Dr. Ryu Uemura is currently an Associate Professor at the Department of Chemistry, Biology and Marine Science, University of the Ryukyus (Okinawa, Japan). He earned his Ph.D. degree in 2005 from the Tokyo Institute of Technology. After that, he first worked in the National Institute of Polar Research in Japan, and measured isotopes of water vapour in the Southern Ocean. In 2008, he moved to Laboratoire des Sciences du Climat et de l’Environnement (LSCE/IPSL), CEA-CNRS in France and continued his work on isotope modelling to reconstruct temperature change in the Antarctic. He then joined University of the Ryukyus in 2010 as a faculty member, and has been there since then.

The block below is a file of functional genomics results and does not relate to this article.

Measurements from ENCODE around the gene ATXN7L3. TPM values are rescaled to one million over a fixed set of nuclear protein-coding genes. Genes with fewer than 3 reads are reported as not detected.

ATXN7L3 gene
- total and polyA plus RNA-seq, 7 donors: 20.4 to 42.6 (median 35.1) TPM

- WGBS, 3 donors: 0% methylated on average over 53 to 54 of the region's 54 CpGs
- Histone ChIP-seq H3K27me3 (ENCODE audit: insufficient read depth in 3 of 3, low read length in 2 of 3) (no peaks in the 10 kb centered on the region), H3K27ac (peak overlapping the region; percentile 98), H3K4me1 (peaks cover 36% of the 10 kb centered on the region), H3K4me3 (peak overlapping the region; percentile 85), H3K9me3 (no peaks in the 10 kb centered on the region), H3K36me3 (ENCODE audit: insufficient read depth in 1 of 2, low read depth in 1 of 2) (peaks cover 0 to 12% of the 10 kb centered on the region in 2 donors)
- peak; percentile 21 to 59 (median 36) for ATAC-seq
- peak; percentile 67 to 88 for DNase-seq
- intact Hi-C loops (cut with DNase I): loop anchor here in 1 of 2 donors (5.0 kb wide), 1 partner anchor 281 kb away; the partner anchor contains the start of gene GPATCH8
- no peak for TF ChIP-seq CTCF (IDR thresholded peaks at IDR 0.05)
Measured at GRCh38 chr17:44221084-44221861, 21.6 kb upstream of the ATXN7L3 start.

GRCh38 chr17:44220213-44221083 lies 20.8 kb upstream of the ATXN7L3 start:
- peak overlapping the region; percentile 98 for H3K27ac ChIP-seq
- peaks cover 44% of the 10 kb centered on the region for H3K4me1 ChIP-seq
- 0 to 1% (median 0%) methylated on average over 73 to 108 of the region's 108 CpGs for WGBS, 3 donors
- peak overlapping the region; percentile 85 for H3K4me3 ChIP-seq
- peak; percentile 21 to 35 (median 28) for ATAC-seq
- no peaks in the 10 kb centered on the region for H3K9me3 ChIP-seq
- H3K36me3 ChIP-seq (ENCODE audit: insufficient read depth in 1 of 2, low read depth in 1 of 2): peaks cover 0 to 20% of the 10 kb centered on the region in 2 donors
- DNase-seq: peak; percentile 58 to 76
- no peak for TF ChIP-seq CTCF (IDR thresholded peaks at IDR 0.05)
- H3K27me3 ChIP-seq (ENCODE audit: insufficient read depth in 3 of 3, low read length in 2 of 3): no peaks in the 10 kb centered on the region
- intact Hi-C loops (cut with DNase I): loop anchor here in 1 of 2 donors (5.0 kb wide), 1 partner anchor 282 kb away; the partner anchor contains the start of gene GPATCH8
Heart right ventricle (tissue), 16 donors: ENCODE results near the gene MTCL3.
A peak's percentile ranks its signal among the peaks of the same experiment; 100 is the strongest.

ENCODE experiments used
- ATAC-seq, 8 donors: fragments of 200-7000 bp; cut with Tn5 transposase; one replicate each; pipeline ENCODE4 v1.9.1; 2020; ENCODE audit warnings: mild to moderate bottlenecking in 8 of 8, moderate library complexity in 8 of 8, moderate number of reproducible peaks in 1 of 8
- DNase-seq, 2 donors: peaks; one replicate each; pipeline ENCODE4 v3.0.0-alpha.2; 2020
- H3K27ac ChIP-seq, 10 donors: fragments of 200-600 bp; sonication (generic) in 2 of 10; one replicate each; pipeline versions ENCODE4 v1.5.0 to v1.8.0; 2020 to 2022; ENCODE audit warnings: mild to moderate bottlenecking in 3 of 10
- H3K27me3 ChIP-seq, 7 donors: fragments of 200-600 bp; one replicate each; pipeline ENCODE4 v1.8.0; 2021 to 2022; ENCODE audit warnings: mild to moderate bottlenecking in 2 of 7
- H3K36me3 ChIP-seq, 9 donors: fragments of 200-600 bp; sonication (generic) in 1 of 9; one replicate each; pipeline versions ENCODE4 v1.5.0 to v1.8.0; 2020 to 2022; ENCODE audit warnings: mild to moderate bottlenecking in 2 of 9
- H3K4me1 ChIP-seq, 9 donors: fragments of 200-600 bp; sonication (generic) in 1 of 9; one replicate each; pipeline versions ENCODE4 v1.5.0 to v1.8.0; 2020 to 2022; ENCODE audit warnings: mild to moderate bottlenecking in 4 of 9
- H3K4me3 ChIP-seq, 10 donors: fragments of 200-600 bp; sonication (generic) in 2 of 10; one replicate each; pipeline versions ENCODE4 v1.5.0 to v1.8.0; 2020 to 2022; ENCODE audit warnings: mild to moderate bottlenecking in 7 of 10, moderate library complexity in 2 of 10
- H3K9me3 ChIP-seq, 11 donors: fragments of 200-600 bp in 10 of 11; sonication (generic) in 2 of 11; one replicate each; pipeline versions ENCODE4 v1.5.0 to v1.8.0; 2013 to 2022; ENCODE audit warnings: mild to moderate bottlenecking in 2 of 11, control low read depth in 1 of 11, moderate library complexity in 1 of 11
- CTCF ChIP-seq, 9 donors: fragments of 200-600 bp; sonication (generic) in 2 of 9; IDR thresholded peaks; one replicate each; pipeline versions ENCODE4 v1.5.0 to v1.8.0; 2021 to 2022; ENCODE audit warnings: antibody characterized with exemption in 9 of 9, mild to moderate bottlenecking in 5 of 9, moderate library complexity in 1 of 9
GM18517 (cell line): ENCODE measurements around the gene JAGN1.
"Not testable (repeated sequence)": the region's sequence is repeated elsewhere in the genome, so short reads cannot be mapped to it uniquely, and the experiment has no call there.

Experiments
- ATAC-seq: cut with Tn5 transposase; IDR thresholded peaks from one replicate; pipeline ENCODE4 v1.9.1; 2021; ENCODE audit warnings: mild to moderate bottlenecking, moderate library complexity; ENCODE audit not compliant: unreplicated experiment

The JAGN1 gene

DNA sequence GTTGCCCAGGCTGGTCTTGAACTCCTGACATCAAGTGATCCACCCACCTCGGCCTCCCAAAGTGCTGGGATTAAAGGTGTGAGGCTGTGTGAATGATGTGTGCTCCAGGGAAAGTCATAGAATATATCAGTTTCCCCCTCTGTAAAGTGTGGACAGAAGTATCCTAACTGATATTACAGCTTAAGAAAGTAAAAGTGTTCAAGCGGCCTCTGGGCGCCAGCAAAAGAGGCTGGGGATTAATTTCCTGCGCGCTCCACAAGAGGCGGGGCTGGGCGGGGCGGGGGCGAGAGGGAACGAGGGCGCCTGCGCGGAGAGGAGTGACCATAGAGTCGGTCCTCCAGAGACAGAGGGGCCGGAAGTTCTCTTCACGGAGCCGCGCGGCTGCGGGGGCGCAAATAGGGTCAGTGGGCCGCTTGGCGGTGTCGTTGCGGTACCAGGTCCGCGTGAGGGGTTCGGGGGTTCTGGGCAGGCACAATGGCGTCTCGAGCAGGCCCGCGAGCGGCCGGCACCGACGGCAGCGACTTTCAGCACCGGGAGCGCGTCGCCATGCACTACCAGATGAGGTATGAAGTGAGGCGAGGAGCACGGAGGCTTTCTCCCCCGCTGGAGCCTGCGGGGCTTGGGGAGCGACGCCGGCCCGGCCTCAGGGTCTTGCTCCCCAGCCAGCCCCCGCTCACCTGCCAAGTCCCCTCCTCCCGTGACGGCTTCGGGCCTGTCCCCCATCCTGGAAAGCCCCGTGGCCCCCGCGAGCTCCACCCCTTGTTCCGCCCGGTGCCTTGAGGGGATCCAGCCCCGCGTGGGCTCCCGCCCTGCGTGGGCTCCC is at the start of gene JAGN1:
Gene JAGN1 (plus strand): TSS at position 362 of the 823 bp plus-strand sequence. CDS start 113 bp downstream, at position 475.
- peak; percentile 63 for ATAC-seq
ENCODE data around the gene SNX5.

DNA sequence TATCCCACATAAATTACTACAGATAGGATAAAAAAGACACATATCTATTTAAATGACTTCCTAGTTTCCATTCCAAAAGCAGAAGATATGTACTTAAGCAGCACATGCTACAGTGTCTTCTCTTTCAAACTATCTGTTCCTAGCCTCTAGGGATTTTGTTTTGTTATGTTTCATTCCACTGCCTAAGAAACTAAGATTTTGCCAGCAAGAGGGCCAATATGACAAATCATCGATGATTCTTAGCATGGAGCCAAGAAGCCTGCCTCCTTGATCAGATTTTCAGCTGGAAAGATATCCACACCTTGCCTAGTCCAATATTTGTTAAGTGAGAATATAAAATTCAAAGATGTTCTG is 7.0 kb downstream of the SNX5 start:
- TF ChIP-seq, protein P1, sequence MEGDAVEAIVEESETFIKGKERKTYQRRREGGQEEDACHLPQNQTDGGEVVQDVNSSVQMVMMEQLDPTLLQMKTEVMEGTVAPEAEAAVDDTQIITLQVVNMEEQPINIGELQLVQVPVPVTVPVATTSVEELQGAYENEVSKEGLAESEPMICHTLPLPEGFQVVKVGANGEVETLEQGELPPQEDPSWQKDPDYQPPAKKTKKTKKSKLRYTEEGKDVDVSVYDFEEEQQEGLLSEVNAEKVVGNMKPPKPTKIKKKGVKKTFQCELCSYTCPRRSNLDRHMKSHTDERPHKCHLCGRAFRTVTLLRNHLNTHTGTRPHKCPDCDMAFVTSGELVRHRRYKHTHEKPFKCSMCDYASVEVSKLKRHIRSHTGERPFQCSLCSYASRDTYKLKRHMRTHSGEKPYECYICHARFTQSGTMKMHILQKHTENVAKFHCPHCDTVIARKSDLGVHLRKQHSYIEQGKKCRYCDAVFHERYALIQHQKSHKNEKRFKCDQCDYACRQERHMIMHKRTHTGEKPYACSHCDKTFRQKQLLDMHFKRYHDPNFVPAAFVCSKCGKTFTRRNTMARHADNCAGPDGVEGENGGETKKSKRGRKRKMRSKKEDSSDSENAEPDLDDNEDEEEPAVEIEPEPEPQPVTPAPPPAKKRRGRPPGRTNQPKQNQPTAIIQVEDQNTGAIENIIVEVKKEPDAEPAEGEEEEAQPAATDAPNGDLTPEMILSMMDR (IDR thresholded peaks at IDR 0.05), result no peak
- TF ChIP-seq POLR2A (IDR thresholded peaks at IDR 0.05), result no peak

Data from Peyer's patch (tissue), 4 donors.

The oxygen isotope composition (δ18O) of speleothem is widely used as paleoclimate proxy. Interpretation of the δ18O value is not straightforward because it is controlled by two factors; δ18O of dripwater and temperature at calcite formation. The δ18O of speleothem fluid-inclusions, paleo-dripwaters, will provide an important constraint for the unknown quantity. Although its paleoclimatic applications have been hampered by technical difficulties, recent developments of a new laser-based isotope ratio mass spectrometer have opened a new door of fluid inclusions analysis (e.g., Affolter et al., 2014; Arienzo et al., 2013; Uemura et al., 2016). I will show recent developments of fluid inclusion measurement system based using Cavity Ring down Spectroscopy (CRDS), and results from speleothem in Okinawa, Japan.